The Happy Prince Review

Happy Prince

As far as passion project biopics go, it’s hard to think of a better fit of actor/director and subject matter than Rupert Everett and Oscar Wilde. A ‘90s superstar who was even once pegged as the new Bond, the openly gay Everett found his career stymied by the homophobic studio system after coming out, lending a meta layer of pathos to The Happy Prince. His take on the last few months before Wilde (played by Everett) died, the film explores how Wilde’s disgrace and imprisonment after being convicted of homosexuality shortened the now-immortal writer’s life. As director, star, and writer, this is 100% Everett’s show, but though he truly excels on the performance side, his behind the camera work is less remarkable.  Continue reading


Jurassic World Fallen Kingdom Review

Fallen Kingdom

When Steven Spielberg first brought Jurassic Park, perhaps the quintessential summer blockbuster, to screens in 1993, everything about it was monumental. From the scope to the music, it remains a first rate scary family adventure, and the truly miraculous dinosaur effects have barely aged in over two decades. But in 2018, after so many record-breaking superhero and Star Wars hits, the ancient lizards just don’t have the same power that they used to. 2015’s Jurassic World skirted this problem largely successfully, thanks to nostalgia and hybrid dinos, but now this follow up, Fallen Kingdom, has to find its own solution, which it only does sporadically.  Continue reading

The Miseducation of Cameron Post Review

Miseducation Cameron Post

After the one-two punch of the deeply distressing The Killing of a Sacred Deer and You Were Never Really Here last year, it would be easy to assume simply from The Miseducation of Cameron Post’s mouthful of a title that Desiree Akhavan’s second feature would be a sombre, serious affair. And though it does deal with some very hefty traumas and social ills, it’s in its kind, funny, warm-hearted humanity that Miseducation finds its true power. Though it may not exactly be revolutionary or even particularly unpredictable, it hits every emotional beat you could possibly want it to with such sincerity and panache that it’s impossible to resist.  Continue reading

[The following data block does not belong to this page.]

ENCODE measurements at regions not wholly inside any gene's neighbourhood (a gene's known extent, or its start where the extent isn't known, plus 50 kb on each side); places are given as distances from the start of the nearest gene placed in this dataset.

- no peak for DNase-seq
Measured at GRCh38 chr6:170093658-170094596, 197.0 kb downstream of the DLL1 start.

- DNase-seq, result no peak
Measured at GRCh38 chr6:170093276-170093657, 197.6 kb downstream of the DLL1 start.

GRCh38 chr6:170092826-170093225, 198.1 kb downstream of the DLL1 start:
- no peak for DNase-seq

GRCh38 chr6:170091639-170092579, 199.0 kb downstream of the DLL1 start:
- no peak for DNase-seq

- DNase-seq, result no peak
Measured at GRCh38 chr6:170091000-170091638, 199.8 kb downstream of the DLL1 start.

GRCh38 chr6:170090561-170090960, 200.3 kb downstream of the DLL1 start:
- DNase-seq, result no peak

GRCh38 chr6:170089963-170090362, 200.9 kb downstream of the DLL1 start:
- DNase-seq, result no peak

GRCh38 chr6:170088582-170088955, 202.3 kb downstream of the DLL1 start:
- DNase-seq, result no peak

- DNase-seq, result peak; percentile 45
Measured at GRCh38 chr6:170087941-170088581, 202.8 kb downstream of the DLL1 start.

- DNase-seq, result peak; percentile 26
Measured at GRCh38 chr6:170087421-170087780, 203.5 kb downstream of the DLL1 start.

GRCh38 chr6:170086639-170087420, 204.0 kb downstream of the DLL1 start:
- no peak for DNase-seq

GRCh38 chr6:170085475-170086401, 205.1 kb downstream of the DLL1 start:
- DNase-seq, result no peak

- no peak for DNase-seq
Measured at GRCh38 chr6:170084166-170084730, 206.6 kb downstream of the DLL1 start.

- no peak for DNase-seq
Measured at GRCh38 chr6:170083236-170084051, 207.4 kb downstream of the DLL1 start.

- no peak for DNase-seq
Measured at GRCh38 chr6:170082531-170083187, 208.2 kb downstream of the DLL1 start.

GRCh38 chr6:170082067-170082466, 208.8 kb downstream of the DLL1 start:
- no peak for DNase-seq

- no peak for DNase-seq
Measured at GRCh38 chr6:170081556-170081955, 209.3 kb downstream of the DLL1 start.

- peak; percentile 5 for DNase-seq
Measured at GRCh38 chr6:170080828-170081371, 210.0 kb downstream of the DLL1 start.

First Reformed Review

First Reformed

There’s a sickness at the heart of Paul Schrader’s First Reformed. From man-made pollution of the environment to the creeping cancer in the stomach of its hero, this tale of a devout man’s descent into total crisis balances its spirituality with very real, tangible darkness, anchored by an introspective and intensely compelling central performance from Ethan Hawke. Schrader, no stranger to men of purpose going over the edge, has delivered a deliberately divisive study of faith and big business, and the uniquely American intertwining of the two. It’s a fascinating experiment that doesn’t shy away from weirdness or sincere religiosity.  Continue reading

The Tale Review


Jennifer Fox has already made a name for herself at the Sundance Film Festival as a superb documentarian, but this year she brought her first narrative feature to the fest, an astonishing, repellent, and utterly essential look at Fox’s own childhood sexual abuse at the hands of an adult man. It’s a potent, needling look at trauma and the stories people tell themselves to survive it and how the intrusion of cold reality on these stories can hurt nearly as much as the trauma itself. The Tale has seared itself into my brain and, if you have the stomach for it, is the best film of 2018 so far.  Continue reading

The Negotiator (Beirut) Review


Writer Tony Gilroy is no stranger to suspenseful espionage action, having penned the original Bourne trilogy, but his latest look at the world of spies, The Negotiator, actually has a lot more in common with his directorial debut, Michael Clayton, than those Matt Damon actioners. It’s tense but intellectual, just as willing to provide an excoriating analysis of American institutions as it is to deliver conventional thrills. This time around, Gilroy sets his sights on US foreign policy in 1982 Beirut, just before the Israeli invasion, painting a picture of short-sightedness and corruption, a bold and timely message that elevates The Negotiator above its rather typical genre trappings.  Continue reading

Leave No Trace Review

Leave No Trace

Best known for launching the career of one Jennifer Lawrence with Winter’s Bone in 2010, Debra Granik is back after a very long eight year wait with Leave No Trace, another tale of remote Americans featuring a fantastic breakout turn from a young actress. This time around, Granik puts the spotlight on Thomasin McKenzie, who plays Tom, a 13 year old girl living with her father Will (Ben Foster) in a national park on the outskirts of Portland. Though Foster may be the cast’s big name, and he is of course excellent from start to finish, this is absolutely McKenzie’s film as she skilfully navigates the conflicting feelings of a loyal daughter who needs to start living her own life.  Continue reading